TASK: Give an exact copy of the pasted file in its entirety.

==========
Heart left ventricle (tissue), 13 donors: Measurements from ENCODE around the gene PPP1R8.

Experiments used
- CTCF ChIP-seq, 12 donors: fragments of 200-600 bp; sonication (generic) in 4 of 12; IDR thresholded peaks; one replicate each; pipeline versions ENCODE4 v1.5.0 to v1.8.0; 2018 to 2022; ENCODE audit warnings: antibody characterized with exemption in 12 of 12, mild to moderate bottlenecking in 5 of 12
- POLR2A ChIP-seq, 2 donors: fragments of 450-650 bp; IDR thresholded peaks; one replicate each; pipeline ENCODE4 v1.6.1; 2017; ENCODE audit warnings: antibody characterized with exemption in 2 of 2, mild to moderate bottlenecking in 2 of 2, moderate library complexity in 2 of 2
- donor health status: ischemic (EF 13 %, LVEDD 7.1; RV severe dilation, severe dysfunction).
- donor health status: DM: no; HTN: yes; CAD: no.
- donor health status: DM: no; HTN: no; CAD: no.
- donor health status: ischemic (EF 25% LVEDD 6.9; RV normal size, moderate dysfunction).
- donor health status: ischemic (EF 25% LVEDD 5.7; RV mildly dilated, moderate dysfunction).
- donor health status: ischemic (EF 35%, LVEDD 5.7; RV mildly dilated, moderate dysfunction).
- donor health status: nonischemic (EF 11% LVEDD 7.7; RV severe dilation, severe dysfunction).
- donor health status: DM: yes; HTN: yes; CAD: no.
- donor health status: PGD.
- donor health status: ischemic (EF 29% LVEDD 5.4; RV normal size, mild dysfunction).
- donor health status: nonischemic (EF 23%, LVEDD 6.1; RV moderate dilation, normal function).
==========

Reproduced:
Heart left ventricle (tissue), 13 donors: Measurements from ENCODE around the gene PPP1R8.

Experiments used
- CTCF ChIP-seq, 12 donors: fragments of 200-600 bp; sonication (generic) in 4 of 12; IDR thresholded peaks; one replicate each; pipeline versions ENCODE4 v1.5.0 to v1.8.0; 2018 to 2022; ENCODE audit warnings: antibody characterized with exemption in 12 of 12, mild to moderate bottlenecking in 5 of 12
- POLR2A ChIP-seq, 2 donors: fragments of 450-650 bp; IDR thresholded peaks; one replicate each; pipeline ENCODE4 v1.6.1; 2017; ENCODE audit warnings: antibody characterized with exemption in 2 of 2, mild to moderate bottlenecking in 2 of 2, moderate library complexity in 2 of 2
- donor health status: ischemic (EF 13 %, LVEDD 7.1; RV severe dilation, severe dysfunction).
- donor health status: DM: no; HTN: yes; CAD: no.
- donor health status: DM: no; HTN: no; CAD: no.
- donor health status: ischemic (EF 25% LVEDD 6.9; RV normal size, moderate dysfunction).
- donor health status: ischemic (EF 25% LVEDD 5.7; RV mildly dilated, moderate dysfunction).
- donor health status: ischemic (EF 35%, LVEDD 5.7; RV mildly dilated, moderate dysfunction).
- donor health status: nonischemic (EF 11% LVEDD 7.7; RV severe dilation, severe dysfunction).
- donor health status: DM: yes; HTN: yes; CAD: no.
- donor health status: PGD.
- donor health status: ischemic (EF 29% LVEDD 5.4; RV normal size, mild dysfunction).
- donor health status: nonischemic (EF 23%, LVEDD 6.1; RV moderate dilation, normal function).